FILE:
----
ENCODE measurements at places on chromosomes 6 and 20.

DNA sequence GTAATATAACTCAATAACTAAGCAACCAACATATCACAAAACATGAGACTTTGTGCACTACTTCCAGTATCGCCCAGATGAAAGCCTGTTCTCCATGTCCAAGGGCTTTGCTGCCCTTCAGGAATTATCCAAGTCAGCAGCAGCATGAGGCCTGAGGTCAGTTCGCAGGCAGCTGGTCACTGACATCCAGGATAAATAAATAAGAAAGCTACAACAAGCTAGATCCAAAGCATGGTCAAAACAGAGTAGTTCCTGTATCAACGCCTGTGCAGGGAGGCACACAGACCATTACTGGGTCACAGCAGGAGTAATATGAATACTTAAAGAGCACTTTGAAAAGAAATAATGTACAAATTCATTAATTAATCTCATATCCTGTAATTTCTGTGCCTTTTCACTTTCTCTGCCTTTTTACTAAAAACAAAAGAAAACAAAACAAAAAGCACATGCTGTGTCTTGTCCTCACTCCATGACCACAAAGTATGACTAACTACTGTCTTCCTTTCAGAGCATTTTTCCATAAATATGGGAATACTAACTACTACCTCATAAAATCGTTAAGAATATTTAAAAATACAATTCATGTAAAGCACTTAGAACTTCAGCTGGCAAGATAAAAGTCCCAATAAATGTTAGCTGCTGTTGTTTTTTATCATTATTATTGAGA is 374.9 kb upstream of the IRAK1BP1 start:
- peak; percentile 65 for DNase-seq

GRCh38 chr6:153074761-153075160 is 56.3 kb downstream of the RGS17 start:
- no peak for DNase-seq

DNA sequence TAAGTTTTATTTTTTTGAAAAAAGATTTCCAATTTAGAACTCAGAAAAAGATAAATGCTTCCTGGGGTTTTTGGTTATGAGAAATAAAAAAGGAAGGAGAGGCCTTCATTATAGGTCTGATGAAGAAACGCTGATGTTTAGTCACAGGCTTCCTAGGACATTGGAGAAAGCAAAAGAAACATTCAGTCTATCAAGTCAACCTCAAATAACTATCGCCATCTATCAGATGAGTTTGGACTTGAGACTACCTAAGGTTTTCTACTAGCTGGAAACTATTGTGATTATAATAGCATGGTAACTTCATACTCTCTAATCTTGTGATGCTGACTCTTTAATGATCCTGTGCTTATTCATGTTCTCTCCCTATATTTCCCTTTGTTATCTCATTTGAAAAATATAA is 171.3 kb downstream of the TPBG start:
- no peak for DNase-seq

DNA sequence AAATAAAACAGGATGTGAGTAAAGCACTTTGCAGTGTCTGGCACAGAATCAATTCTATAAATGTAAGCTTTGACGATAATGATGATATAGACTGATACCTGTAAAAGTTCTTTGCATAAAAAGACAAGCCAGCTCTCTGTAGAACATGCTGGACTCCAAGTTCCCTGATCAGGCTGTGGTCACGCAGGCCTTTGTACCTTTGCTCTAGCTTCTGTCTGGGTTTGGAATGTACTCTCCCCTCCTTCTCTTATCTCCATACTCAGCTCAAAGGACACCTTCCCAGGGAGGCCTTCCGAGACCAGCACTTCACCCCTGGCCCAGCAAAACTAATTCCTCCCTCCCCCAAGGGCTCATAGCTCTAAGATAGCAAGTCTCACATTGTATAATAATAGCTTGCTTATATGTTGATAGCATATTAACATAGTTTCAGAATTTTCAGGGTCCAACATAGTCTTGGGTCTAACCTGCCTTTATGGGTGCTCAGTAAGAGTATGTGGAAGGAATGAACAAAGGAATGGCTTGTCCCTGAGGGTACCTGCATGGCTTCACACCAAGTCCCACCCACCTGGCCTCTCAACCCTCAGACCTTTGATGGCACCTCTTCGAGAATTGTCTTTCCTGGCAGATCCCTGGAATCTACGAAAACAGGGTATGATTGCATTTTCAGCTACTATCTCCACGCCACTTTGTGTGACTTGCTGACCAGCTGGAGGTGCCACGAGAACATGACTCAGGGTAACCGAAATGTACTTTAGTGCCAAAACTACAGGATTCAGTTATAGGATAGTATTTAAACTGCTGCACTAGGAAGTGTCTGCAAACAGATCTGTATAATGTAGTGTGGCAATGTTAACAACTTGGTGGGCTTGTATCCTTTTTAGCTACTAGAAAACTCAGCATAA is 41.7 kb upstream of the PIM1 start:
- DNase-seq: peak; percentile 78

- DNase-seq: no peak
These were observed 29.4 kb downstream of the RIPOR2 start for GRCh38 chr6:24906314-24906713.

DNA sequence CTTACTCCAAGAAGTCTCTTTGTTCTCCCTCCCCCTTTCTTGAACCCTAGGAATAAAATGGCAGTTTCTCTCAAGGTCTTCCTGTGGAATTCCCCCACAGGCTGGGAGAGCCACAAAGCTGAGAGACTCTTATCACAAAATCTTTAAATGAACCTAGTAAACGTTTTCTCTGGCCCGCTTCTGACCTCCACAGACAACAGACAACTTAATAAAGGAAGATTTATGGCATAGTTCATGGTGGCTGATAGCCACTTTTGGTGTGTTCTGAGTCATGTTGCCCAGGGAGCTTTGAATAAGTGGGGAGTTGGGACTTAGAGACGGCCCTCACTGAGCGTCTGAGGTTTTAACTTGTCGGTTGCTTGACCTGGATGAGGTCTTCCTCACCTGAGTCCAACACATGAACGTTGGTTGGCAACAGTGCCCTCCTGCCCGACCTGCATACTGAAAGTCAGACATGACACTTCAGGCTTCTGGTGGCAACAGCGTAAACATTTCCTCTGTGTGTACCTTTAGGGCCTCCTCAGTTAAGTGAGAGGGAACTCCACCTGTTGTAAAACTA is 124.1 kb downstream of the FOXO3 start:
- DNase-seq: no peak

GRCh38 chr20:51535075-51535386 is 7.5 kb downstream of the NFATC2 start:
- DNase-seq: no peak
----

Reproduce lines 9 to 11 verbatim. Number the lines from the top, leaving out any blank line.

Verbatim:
- DNase-seq: peak; percentile 78

- DNase-seq: no peak
These were observed 29.4 kb downstream of the RIPOR2 start for GRCh38 chr6:24906314-24906713.